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Should I Sell My MF Global Claim?

  • Paul E. Peterson
  • Department of Agricultural and Consumer Economics
  • University of Illinois
February 22, 2012
farmdoc daily (2):34
Recommended citation format: Peterson, P. "Should I Sell My MF Global Claim?" farmdoc daily (2):34, Department of Agricultural and Consumer Economics, University of Illinois at Urbana-Champaign, February 22, 2012. Permalink

As described in a previous FarmDoc Daily article here MF Global failed on October 31, 2011 with a shortfall in customer funds of $1.2 billion (since increased to $1.6 billion) affecting approximately 38,000 futures accounts. A large percentage of these accounts were held by individuals and entities in the agricultural sector.

The bankruptcy trustee has returned approximately 72 cents of every dollar that should have been in those customer accounts at the time of the failure. The outcome of the remaining 28 cents, which combined across all 38,000 accounts adds up to that billion-dollar-plus figure, is still an open question. The deadline for former customers to file formal claims with the bankruptcy court was January 31. However, recent news reports indicate a number of firms have stepped forward and are offering to buy the bankruptcy claims of former MF Global customers.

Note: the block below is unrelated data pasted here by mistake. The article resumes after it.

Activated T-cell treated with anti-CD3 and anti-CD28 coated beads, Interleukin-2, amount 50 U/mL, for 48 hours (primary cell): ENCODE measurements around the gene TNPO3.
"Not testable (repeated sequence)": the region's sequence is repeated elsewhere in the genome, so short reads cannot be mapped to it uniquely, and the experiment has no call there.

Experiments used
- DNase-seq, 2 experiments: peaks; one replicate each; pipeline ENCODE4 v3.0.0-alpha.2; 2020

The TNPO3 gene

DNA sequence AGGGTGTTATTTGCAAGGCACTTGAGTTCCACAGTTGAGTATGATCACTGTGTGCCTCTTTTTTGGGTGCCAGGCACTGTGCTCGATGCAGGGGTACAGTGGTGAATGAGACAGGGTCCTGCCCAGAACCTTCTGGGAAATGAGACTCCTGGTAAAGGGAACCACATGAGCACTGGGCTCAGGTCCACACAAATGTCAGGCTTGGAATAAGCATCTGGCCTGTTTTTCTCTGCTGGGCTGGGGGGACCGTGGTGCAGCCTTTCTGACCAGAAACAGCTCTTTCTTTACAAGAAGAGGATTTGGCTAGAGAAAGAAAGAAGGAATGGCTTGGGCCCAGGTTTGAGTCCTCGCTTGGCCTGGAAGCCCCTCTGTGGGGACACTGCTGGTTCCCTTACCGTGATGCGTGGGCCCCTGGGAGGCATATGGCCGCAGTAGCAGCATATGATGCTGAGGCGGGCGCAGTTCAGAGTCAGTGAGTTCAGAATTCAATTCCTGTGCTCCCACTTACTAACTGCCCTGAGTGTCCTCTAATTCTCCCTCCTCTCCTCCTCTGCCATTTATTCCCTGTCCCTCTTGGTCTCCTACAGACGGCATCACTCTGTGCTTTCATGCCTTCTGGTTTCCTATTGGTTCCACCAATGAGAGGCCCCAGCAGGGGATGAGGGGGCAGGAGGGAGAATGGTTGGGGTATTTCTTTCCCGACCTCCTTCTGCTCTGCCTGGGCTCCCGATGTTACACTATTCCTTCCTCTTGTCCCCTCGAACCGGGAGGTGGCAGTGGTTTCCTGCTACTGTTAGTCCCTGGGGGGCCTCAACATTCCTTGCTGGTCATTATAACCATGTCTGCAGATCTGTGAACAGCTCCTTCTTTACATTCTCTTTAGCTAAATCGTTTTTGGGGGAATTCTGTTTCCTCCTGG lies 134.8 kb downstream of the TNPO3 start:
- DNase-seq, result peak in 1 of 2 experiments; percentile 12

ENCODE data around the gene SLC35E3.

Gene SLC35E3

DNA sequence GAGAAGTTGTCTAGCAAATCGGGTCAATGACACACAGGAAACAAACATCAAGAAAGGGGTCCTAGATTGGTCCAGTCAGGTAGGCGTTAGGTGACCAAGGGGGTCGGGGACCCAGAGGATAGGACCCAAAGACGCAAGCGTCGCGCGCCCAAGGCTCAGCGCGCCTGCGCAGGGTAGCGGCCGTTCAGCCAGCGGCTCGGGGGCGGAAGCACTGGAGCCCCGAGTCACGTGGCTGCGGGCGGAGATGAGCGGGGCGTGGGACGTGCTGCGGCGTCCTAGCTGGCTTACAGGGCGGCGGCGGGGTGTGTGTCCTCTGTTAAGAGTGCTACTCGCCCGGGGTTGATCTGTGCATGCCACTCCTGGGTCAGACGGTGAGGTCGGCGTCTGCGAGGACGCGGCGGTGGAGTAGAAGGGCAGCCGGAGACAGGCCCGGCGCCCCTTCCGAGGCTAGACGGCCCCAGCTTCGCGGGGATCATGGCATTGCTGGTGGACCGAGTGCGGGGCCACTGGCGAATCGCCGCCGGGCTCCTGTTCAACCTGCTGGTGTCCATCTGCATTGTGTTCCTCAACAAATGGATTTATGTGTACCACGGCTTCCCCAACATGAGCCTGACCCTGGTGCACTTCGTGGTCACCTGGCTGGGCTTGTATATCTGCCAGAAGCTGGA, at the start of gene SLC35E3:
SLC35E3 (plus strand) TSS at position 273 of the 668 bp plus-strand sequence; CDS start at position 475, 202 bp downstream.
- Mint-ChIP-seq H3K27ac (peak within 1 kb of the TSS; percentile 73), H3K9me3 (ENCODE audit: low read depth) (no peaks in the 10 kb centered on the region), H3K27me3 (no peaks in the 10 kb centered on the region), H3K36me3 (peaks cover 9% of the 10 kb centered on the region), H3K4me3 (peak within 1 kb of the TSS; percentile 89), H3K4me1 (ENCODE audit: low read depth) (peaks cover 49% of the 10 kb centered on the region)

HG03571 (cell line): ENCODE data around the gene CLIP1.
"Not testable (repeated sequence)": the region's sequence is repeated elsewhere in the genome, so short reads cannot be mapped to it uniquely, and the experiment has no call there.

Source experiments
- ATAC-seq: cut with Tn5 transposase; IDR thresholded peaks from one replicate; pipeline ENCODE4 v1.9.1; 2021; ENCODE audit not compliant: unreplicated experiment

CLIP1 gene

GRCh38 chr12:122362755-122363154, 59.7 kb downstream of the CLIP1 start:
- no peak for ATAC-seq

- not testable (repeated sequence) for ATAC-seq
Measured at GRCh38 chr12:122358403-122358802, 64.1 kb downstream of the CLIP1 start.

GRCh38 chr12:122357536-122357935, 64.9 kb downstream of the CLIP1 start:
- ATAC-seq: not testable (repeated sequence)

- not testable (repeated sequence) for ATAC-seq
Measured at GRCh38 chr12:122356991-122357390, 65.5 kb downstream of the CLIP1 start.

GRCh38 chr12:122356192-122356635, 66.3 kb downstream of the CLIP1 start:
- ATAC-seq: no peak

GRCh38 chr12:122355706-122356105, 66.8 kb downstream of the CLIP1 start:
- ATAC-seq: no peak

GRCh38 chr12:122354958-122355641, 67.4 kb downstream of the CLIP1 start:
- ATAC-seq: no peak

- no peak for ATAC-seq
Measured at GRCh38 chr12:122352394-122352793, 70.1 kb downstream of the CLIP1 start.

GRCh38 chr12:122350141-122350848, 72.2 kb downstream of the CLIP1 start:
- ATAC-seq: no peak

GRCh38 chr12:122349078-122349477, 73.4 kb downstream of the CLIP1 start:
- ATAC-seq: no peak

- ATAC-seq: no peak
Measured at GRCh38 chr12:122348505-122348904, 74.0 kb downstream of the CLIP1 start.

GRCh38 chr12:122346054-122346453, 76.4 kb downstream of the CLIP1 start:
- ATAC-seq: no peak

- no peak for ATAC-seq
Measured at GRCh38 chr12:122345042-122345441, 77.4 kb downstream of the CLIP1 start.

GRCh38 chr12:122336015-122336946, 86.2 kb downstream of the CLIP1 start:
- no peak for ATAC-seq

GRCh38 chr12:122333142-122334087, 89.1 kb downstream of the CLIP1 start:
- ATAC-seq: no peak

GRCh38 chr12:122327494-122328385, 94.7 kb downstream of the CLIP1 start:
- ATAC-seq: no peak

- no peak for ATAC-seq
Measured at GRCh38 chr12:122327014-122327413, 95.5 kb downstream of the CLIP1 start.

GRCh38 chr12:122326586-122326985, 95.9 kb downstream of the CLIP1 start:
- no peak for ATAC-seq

The purchase of outstanding claims by some third party is a fairly common practice. There is an active trade in the buying and selling of certain types of insurance settlements and court judgments. A related practice involves the purchase of multi-year lottery payments for a single lump sum. The selling point used in all of these activities is that the buyer assumes all the risk and uncertainty, and the seller (in this case, a former MF Global customer waiting to receive some type of payment through the bankruptcy court) receives a payment from the buyer right away (within 7 to 10 business days, in the case of former MF Global customers).

In return for assuming this risk of a payout from the bankruptcy process and for making immediate payment, the buyer pays the seller some discounted amount of the full claim. This discount represents the time value of money on the payment, plus some factor representing the probability that the claim will be paid, either in full or in part. For lottery payments and other types of annuities this calculation is fairly straightforward, and it is relatively simple to determine the so-called “fair value” of a future payment or series of payments.